## Table of Contents

- Lagrangians Overview
- Hamiltonians
- Oscillations
- The Central Force Problem
- Scattering Theory
- Rigid Body Motion
- Continuous Media

## Lagrangians Overview

Assuming Newton’s second, we derive the euler lagrange equations

where we absorb the conservative forces into $L$. Some nonconservative forces can also be written as a velocity-dependent potential; an example is the Rayleigh dissipation function

for which the force is given by

if there is a dissipation function $\mathcal{F}$, we have

as the rate of energy loss.

### Constraints and Lagrange Multipliers

Fun vocabulary:

*holonomic*constraint is one that can be written $f(\vb{r}_1,\, \vb{r}_2,\,\dots;\;t) = 0$

*rheonomous*constraint is one that contains a dependence on time. Otherwise, the constraint is called

*scleronomous*

*semiholonomic*constraint is one that can be written in the form $f(q,\, \dot{q}) = 0$ or, often, $a_{i} \dd{q_i} + a_{t} \dd{t} = 0$

We include these constraints using Lagrange multipliers:

- Since the constraint equations $f_\alpha$ are identically zero, we can say
\begin{equation} \delta\int(L-\lambda^\alpha(t) f_\alpha) \dd{t} = 0 \end{equation}
- Solving the variation gives the nonhomogeneous Euler-Lagrange equations for forces of constraint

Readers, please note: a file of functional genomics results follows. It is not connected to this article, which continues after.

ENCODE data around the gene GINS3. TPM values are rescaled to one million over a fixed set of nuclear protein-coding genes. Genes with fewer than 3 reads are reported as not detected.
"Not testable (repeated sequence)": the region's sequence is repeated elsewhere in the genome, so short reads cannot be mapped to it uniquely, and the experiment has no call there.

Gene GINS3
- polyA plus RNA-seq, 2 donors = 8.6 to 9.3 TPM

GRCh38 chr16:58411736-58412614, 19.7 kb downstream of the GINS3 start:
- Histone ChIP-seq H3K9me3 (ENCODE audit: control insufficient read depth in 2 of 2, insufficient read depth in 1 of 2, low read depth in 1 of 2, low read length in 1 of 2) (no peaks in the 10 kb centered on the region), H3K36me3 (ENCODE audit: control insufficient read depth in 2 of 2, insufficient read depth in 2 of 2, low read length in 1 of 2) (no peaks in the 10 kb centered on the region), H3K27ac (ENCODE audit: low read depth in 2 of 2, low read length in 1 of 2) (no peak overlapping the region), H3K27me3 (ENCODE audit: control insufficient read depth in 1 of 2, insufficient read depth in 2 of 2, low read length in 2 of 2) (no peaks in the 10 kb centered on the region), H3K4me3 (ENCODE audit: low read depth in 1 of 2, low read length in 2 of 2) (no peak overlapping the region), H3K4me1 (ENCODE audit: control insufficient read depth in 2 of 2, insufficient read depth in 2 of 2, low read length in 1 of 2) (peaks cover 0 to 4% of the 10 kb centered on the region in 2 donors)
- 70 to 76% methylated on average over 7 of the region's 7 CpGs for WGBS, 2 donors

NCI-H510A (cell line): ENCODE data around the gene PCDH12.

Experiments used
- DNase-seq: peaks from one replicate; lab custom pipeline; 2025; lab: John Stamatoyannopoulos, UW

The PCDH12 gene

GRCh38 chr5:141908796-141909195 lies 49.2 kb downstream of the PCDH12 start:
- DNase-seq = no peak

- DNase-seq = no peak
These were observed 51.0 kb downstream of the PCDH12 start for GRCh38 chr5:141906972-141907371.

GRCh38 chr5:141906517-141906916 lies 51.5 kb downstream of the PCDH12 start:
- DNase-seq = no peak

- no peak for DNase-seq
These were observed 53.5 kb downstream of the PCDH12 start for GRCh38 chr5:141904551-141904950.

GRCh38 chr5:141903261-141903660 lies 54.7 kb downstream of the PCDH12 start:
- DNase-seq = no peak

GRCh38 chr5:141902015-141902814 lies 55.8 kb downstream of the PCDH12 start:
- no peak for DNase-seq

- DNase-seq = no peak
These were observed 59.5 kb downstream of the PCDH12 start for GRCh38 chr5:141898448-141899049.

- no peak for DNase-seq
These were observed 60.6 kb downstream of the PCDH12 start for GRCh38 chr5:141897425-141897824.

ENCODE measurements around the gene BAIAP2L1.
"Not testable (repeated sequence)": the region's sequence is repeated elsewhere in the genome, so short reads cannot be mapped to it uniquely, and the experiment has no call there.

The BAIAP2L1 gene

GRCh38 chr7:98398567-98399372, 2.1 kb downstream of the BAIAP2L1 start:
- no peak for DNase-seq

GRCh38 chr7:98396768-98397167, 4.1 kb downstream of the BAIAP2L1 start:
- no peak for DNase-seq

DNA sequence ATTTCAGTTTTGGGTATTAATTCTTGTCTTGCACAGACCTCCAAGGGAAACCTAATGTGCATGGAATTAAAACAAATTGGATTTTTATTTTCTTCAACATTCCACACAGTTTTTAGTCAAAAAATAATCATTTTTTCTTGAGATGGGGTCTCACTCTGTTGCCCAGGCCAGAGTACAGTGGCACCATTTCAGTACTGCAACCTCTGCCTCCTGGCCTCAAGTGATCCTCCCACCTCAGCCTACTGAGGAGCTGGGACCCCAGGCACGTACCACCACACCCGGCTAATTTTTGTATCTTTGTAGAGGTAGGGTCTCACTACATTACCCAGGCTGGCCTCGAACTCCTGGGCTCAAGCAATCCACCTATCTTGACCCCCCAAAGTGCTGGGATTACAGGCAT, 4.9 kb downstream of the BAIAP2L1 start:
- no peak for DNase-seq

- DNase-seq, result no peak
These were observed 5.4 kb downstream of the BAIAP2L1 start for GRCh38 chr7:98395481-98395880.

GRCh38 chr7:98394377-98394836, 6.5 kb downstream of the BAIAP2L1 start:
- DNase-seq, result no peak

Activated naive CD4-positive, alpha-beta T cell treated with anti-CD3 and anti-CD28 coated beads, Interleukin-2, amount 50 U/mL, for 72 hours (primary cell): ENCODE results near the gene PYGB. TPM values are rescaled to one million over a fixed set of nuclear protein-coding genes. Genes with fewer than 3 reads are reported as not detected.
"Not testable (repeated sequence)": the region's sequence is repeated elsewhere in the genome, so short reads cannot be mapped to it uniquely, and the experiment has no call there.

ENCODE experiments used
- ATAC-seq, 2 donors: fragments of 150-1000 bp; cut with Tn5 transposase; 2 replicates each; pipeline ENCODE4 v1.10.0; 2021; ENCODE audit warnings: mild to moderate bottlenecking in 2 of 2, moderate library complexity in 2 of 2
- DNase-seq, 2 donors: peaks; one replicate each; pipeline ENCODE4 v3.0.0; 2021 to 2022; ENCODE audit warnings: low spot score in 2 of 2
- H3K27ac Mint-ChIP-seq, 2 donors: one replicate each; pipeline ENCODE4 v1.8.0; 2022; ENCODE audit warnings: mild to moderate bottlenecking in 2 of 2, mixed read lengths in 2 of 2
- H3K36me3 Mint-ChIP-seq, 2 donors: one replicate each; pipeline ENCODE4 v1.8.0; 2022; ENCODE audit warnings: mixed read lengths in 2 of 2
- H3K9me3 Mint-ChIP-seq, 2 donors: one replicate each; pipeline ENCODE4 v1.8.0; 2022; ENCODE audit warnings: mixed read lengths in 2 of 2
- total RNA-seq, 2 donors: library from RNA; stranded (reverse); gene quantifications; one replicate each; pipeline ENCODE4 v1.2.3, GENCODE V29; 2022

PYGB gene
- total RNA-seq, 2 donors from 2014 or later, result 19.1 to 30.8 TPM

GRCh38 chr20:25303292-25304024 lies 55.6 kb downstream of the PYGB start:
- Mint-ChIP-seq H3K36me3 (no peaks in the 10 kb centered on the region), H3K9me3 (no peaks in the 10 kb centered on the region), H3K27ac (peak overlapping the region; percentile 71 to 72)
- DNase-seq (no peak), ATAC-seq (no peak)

\begin{equation} \dv{t}\pdv{L}{\dot{q}}-\pdv{L}{q} = \sum \lambda^\alpha \qty[\pdv{f_\alpha}{q} - \dv{t}\pdv{f_\alpha}{\dot{q}}] - \dv{\lambda^\alpha}{t} \pdv{f_\alpha}{\dot{q}} \end{equation}Note that this right hand side simplifies a lot if the constraint is holonomic

### Conserved quantities

cyclic coords (lagrangian does not explictly depend on them) immediately give conserved quantities, and typically energy is conserved as well.

Noethers theorem says if

for some $f(q,\,t)$, then $Q=p_i\delta q^i - f$ is constant when the EoM is followed

## Hamiltonians

with equations of motion

## Oscillations

### One dimension: driving and damping

Consider the EoM

define the undamped frequency and the quality factor

if we take $x\sim e^{rt}$ and solve the homogeneous, we get the characteristic equation

which has three cases: